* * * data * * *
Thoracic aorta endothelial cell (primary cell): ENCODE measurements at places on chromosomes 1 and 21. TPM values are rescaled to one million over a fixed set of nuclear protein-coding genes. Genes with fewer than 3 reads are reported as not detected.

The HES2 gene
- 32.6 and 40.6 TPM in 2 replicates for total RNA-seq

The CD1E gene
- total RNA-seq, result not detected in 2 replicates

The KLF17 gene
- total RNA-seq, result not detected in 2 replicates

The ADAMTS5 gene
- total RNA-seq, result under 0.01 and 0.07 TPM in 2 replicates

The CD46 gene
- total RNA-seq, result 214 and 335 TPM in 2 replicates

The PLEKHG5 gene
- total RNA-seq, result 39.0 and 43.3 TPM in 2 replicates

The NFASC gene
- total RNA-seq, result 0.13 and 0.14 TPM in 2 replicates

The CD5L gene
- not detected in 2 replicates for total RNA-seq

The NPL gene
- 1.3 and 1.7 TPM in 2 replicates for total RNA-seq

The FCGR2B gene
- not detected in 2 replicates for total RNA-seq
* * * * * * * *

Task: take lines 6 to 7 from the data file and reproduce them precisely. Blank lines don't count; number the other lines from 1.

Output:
The KLF17 gene
- total RNA-seq, result not detected in 2 replicates